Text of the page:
An enigmatic, charismatic, possibly dangerous parking lot attendant rules an empire of Ethiopian parking lot workers, inextricably tangled up with the Ethiopian community of greater Boston as well as a mysterious, decaying utopian commune on a tropical island. The narrator, an intelligent and emotionally isolated young woman, pushes her singular self forward through each community, at once insider and outsider, welcomed and expelled.
In her first novel, The Parking Lot Attendant, writer Nafkote Tamirat pulls this narrator and these worlds together into one tight whole. While the book is full of fully realized characters and places, Tamirat deftly manages each so they don't overwhelm her story. She told Spine this cohesion, this ability to braid many narrative strands without losing the reader, was a skill she developed through forced exercises in brevity. First, though, she had to identify her subject matter.
Tamirat began with a phenomenon she witnessed in Boston's Ethiopian community, her community. "I noticed that there were tons of Ethiopians running these [parking] lots. Every single attendant. It was like my parents knew everybody. My mom worked at parking lots while she was going to school, my father did for a while, my uncle did. There are no parking lots in Addis Ababa. Where is this coming from?"
She was also thinking about colonization, and how she might upend past iterations. "I was fascinated by the idea of reversing the colonial process, and having it be an African country. The parking lot … could that be the beginning of an empire?"
Engaged, Tamirat began to write her way toward a series of short stories on her themes, but quickly found herself lost. At the time, she was enrolled in Columbia's MFA program. "I wrote these long, rambling short stories that were really confusing and verbose. By in large, the feedback was that they were too cluttered."
With one MFA workshop to go — one final chance to write within the structure of a graduate program, with at-the-ready critique partners — Tamirat placed severe restrictions on herself. "I'm going to only write short stories that are six pages double spaced, and no more. Six pages or less. That was when I started to really think about editing my own work. At first it was difficult, but then it became so liberating."
And instead of receiving feedback about what wasn't working, she started receiving input on her stories. "I felt like people were seeing what I wanted to say." One person who saw was a professor, Victor LaValle, who put in a good word with his agency, Watkins/Loomis, prompting Tamirat to send off a few stories. Armed with confidence and a firmer understanding of her best practices, and done with the coursework portion of her degree, Tamirat moved to Paris to work on her short story collection, with the final plan of turning it in as her MFA thesis. Then she received an email from Watkins/Loomis agent Julia Masnik.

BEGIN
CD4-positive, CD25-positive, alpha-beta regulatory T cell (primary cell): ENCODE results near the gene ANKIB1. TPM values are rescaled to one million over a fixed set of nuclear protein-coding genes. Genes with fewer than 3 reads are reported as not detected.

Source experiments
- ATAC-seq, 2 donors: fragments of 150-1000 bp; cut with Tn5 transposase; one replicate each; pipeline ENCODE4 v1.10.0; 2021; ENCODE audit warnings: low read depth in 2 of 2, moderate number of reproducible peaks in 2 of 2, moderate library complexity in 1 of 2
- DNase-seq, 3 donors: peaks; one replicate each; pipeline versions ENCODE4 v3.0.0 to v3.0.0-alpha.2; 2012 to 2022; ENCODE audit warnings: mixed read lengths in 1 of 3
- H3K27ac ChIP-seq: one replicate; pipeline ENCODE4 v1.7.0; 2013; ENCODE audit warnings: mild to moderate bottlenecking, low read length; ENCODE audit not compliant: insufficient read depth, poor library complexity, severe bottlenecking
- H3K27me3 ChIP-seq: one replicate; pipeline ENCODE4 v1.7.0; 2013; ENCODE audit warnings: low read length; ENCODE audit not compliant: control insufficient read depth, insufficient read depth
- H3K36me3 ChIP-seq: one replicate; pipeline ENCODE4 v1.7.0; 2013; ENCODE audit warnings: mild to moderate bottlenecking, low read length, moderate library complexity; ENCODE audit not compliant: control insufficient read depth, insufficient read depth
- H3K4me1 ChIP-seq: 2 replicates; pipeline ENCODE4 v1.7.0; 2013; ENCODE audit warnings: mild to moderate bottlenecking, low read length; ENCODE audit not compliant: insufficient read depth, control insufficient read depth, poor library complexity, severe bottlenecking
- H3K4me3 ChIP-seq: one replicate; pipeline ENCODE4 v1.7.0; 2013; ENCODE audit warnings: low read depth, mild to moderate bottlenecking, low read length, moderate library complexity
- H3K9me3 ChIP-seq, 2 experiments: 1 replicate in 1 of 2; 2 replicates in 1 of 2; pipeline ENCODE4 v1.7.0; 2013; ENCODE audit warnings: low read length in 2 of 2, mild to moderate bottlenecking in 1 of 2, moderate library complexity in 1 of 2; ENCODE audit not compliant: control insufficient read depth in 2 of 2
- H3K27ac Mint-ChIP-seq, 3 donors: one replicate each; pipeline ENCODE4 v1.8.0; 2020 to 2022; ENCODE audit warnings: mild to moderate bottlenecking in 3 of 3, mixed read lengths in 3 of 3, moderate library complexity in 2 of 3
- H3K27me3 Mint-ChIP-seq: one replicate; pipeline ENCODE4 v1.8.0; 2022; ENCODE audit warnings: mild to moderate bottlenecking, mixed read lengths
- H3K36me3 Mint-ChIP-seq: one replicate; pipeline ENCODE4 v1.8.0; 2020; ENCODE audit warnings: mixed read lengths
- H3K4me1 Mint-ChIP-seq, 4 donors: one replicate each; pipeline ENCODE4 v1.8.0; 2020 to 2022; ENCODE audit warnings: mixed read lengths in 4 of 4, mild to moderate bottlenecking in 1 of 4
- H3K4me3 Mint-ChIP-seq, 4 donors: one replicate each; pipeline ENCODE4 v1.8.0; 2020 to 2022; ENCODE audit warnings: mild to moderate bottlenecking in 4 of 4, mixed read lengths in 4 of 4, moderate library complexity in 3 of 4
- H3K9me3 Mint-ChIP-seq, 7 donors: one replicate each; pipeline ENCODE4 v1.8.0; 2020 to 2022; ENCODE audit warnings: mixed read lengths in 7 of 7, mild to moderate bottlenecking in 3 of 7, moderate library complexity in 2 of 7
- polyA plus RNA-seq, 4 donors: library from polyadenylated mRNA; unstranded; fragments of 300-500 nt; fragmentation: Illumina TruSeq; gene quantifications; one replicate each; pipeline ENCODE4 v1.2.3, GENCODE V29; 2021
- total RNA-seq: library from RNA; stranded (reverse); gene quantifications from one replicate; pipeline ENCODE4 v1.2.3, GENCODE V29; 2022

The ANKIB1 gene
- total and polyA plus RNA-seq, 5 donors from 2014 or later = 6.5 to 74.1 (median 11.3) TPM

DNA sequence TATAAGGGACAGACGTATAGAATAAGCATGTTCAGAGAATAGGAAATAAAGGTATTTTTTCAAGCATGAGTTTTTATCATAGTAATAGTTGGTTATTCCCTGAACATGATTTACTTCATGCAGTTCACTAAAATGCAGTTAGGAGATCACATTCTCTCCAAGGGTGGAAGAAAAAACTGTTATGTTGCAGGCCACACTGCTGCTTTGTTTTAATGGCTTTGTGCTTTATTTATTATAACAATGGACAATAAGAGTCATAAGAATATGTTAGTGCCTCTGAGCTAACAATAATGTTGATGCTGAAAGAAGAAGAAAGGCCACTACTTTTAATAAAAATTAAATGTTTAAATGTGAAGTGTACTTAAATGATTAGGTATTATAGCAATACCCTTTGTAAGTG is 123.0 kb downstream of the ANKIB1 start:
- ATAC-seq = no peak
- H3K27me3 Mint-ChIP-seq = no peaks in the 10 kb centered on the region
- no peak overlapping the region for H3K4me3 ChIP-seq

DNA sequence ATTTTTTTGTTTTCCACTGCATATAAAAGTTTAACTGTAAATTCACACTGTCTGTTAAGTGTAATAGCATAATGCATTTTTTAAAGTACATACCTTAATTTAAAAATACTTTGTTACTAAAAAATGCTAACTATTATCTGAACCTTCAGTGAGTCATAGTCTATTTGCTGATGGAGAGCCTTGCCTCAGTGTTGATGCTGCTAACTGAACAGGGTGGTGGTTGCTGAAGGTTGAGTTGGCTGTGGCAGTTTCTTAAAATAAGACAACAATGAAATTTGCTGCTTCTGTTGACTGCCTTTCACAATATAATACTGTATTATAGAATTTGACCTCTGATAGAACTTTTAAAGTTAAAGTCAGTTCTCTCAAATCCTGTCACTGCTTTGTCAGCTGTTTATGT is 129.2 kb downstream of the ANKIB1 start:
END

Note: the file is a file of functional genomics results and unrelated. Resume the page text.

"I’d told Julia in my query letter, before moving to Paris, that I was thinking of turning one of my short stories into a novel at some future point. In her email, which I received on my first night in my new apartment, she accepted me as a client and told me how excited she was about the novel idea, so I rolled up my proverbial sleeves and got to work."
Powered by coffee and silence, she wrote four hours every day before working afternoons/evenings as a nanny. Once again, she found herself simultaneously motivated by and lost among her words. As she reached the middle parts of the book, she had to stop reading other fiction writers, afraid they were creeping into her book.
After finishing the first draft and receiving rejections from publishing houses — "I was so devastated, so crushed" — she put the book away, completely, for six months. As with the forced brevity, the forced break brought clarity. "That was when it really felt like my own. It was wonderful to take this lump of words and chop things away and try to mold it into the story I wanted it to become."
Toward the end of the process, Henry Holt editor Caroline Zancan, who would eventually accept the book, contacted Tamirat. "She wrote me a letter, explaining where I could improve the book, which was huge, because I desperately needed direction as I worked on the last few drafts."
All the bumps along the way, the forced breaks, the plot untangling — Tamirat says without it, her book wouldn't have been this book. "I don't think the book I had a few years ago was this book. I do believe it's the best book I could have written at this point in my life. I'm so happy with this book in a way that I really wasn't a few years ago. … I'm so happy, and so grateful."
Find Nafkote Tamirat on Twitter @NafkoteTamirat.
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Spine Authors Editor Susanna Baird grew up inhaling paperbacks in Central Massachusetts, and now lives and works in Salem. Her writing has appeared in a variety of publications, including Boston Magazine, BANG!, Failbetter, and Publishers Weekly. She's the founder of the Salem Longform Writers' Group, and serves on the Salem Literary Festival committee. When not wrangling words, she spends time with her family, mostly trying to pry the cat's head out of the dog's mouth, and helps lead The Clothing Connection, a small Salem-based nonprofit dedicated to getting clothes to kids who need them. Online, you can find her at susannabaird.com and on Twitter @SusannaBaird.